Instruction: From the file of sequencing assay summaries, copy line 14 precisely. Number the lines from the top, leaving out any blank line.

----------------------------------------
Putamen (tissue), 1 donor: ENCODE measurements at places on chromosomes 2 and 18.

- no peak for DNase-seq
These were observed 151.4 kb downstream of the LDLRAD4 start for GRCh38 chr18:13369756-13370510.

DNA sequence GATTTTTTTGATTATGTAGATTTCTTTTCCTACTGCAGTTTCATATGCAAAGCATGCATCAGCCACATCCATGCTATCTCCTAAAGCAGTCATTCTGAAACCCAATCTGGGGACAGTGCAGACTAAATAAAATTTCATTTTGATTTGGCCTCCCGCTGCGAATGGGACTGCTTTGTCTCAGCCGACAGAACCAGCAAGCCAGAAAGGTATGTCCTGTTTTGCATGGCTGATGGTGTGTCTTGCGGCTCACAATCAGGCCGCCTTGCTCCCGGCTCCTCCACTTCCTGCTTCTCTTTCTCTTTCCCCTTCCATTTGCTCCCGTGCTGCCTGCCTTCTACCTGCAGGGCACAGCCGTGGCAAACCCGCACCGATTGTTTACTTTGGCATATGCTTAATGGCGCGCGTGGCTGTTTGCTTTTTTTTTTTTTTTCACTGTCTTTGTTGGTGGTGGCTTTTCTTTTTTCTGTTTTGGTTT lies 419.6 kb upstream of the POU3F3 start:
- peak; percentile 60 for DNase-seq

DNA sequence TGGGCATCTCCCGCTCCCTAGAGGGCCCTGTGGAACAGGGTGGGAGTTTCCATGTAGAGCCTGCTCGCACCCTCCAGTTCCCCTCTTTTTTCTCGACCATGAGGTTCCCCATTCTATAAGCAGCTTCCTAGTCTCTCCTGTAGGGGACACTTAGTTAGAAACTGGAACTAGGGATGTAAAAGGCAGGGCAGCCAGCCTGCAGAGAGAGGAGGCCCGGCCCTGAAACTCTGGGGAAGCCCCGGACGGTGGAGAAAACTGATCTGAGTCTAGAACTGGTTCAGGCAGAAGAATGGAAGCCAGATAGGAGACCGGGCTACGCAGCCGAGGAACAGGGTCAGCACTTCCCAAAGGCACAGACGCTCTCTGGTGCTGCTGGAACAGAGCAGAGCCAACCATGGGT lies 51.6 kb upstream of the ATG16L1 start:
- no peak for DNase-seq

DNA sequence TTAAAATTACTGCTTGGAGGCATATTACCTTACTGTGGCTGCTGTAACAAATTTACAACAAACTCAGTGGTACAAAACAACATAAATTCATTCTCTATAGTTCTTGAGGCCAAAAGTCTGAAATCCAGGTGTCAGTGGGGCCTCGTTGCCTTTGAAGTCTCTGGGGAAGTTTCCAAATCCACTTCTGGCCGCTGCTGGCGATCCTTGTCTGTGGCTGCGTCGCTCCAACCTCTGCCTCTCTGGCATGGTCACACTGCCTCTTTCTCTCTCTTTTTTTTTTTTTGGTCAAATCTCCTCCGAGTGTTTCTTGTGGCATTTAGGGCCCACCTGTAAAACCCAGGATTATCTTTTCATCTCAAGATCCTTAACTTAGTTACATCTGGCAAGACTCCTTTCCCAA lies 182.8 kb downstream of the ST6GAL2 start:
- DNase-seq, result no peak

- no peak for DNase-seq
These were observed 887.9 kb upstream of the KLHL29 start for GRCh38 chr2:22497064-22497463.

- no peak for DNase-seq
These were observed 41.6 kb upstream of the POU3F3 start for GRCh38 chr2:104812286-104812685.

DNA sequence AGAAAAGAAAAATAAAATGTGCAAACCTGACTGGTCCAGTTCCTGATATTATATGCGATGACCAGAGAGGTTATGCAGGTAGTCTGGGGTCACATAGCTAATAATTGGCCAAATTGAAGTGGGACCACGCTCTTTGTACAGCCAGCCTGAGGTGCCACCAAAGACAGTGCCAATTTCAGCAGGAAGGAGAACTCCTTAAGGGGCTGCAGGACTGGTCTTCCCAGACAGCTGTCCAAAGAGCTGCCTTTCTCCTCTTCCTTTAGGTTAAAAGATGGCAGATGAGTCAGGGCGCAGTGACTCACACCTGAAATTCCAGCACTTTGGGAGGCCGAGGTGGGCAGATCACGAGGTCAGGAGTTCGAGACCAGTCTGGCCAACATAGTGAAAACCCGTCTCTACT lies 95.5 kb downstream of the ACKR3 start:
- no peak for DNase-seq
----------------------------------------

DNA sequence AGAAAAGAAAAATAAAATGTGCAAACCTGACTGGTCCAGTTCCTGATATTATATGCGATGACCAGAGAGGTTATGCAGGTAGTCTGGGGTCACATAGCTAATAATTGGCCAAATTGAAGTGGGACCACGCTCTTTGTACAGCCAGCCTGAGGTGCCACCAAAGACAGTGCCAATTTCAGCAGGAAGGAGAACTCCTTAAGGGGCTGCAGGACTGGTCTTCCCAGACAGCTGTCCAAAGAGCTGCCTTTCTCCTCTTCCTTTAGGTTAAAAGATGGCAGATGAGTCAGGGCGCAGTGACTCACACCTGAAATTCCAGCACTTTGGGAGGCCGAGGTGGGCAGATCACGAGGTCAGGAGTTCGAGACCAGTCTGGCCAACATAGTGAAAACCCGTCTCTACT lies 95.5 kb downstream of the ACKR3 start: